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Tanuma Okitsugu

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In this Japanese name, the family name is Tanuma.
Tanuma Okitsugu

Tanuma Okitsugu (田沼意次) (September 11, 1719, Edo, Japan – August 25, 1788, Edo) was a senior counselor (rōjū) of the Tokugawa shogunate. He is known for the introduction of monetary reform.

Daimyo[change | change source]

Tanuma was also a daimyo of the Sagara han. He used the title Tonomo-no-kami.[1]

Shogunate leader[change | change source]

The administration of Tanuma was marked by corruption and by inflation of currency.

In 1784 (Tenmei 4), Okitsugu's son was assassinated in front of his father inside Edo Castle. The involvement of senior figures in the bakufu was suspected, but only the assassin was punished. The result was that liberal reforms and the relaxation of the national isolation policy sakoku were stopped.[2]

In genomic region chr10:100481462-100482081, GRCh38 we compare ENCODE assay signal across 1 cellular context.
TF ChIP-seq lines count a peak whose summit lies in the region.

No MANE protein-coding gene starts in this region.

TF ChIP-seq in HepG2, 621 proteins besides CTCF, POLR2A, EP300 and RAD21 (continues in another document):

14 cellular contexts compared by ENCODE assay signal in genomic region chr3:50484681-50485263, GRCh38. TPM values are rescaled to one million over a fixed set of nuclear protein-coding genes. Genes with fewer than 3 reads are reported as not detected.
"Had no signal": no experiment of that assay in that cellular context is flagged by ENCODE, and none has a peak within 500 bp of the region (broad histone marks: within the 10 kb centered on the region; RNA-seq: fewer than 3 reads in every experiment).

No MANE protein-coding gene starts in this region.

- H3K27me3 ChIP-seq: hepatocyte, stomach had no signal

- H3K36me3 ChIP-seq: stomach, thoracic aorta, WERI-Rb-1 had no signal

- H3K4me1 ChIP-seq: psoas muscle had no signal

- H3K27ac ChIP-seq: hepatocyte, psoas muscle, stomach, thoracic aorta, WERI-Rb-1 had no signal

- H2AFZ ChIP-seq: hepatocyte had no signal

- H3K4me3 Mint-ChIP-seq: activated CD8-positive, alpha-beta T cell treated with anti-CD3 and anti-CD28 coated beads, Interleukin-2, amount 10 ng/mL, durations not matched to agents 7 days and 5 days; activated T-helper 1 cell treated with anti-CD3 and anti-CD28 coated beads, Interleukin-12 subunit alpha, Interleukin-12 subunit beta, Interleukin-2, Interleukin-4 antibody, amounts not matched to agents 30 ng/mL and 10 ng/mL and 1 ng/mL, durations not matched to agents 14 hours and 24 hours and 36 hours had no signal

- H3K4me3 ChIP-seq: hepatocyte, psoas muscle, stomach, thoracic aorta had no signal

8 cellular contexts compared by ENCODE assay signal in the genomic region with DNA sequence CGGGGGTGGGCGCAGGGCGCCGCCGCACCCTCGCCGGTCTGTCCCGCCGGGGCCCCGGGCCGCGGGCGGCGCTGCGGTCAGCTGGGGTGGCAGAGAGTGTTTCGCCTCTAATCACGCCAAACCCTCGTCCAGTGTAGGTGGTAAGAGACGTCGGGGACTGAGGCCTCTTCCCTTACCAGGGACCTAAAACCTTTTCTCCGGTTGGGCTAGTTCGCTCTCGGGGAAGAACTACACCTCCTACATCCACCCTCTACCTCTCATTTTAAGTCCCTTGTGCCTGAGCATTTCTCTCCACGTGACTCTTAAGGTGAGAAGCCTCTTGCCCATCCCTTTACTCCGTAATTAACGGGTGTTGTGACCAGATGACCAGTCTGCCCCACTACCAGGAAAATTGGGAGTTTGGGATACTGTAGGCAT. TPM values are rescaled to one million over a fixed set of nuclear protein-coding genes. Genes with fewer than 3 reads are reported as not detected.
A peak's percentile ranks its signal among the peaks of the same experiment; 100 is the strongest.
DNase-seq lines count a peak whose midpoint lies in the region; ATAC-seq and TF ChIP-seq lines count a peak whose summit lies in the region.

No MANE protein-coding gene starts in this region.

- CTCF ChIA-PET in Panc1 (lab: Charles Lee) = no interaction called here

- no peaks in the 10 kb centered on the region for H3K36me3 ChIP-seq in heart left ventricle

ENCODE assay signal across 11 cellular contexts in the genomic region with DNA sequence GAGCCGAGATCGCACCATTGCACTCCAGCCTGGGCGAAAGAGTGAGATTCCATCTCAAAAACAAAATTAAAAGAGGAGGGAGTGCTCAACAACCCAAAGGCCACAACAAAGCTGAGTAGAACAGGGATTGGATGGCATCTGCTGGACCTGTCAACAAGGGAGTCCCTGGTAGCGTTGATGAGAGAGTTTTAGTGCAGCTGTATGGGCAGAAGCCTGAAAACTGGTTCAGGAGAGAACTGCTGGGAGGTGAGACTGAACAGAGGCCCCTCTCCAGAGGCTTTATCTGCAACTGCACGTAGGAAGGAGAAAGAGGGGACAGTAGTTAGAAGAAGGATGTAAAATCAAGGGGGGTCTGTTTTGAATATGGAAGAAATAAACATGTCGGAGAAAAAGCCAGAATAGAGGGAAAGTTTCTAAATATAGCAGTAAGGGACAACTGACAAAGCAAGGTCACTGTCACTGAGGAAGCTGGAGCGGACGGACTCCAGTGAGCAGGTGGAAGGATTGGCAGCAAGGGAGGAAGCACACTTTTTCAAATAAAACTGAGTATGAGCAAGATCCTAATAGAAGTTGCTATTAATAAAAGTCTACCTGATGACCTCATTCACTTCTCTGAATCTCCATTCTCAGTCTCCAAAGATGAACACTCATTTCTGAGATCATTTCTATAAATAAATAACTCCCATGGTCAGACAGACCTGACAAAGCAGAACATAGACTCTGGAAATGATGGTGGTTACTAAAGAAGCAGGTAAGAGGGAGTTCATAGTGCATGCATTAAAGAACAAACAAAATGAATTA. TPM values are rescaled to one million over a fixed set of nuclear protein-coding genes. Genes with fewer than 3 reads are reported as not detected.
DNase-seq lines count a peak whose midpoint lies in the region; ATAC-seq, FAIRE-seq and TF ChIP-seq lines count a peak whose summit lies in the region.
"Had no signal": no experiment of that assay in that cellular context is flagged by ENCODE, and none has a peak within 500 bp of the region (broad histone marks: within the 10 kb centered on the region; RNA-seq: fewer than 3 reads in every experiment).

Related pages[change | change source]

Notes[change | change source]

  1. Screech, Timon. (2006). Secret Memoirs of the Shoguns: Isaac Titsingh and Japan, 1779–1822, p. 222 n65.
  2. Screech, pp. 148-151, 163-170, 248.
Preceded by
Honda Tadanaka
Lord of Sagara
Succeeded by
Tanuma Okiaki

More reading[change | change source]